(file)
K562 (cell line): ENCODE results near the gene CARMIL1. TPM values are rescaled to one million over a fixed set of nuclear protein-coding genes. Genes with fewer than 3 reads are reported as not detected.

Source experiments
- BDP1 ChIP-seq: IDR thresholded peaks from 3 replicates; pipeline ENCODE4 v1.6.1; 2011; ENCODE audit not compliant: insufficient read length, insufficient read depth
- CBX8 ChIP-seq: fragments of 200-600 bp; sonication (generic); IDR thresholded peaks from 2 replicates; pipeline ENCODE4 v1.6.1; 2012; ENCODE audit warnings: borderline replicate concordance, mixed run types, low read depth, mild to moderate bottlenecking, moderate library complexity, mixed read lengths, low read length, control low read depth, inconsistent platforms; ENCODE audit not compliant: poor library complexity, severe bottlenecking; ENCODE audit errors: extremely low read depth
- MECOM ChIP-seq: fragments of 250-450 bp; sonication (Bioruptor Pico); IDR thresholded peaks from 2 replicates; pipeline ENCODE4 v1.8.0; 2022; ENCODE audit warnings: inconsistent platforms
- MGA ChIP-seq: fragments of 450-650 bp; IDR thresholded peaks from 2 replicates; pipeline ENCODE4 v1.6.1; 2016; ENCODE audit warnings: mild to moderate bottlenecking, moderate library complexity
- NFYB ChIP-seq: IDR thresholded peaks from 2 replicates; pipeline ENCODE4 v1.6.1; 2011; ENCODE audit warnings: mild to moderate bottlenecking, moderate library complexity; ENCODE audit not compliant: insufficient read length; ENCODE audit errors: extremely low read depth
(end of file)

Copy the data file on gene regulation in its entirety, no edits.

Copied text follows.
K562 (cell line): ENCODE results near the gene CARMIL1. TPM values are rescaled to one million over a fixed set of nuclear protein-coding genes. Genes with fewer than 3 reads are reported as not detected.

Source experiments
- BDP1 ChIP-seq: IDR thresholded peaks from 3 replicates; pipeline ENCODE4 v1.6.1; 2011; ENCODE audit not compliant: insufficient read length, insufficient read depth
- CBX8 ChIP-seq: fragments of 200-600 bp; sonication (generic); IDR thresholded peaks from 2 replicates; pipeline ENCODE4 v1.6.1; 2012; ENCODE audit warnings: borderline replicate concordance, mixed run types, low read depth, mild to moderate bottlenecking, moderate library complexity, mixed read lengths, low read length, control low read depth, inconsistent platforms; ENCODE audit not compliant: poor library complexity, severe bottlenecking; ENCODE audit errors: extremely low read depth
- MECOM ChIP-seq: fragments of 250-450 bp; sonication (Bioruptor Pico); IDR thresholded peaks from 2 replicates; pipeline ENCODE4 v1.8.0; 2022; ENCODE audit warnings: inconsistent platforms
- MGA ChIP-seq: fragments of 450-650 bp; IDR thresholded peaks from 2 replicates; pipeline ENCODE4 v1.6.1; 2016; ENCODE audit warnings: mild to moderate bottlenecking, moderate library complexity
- NFYB ChIP-seq: IDR thresholded peaks from 2 replicates; pipeline ENCODE4 v1.6.1; 2011; ENCODE audit warnings: mild to moderate bottlenecking, moderate library complexity; ENCODE audit not compliant: insufficient read length; ENCODE audit errors: extremely low read depth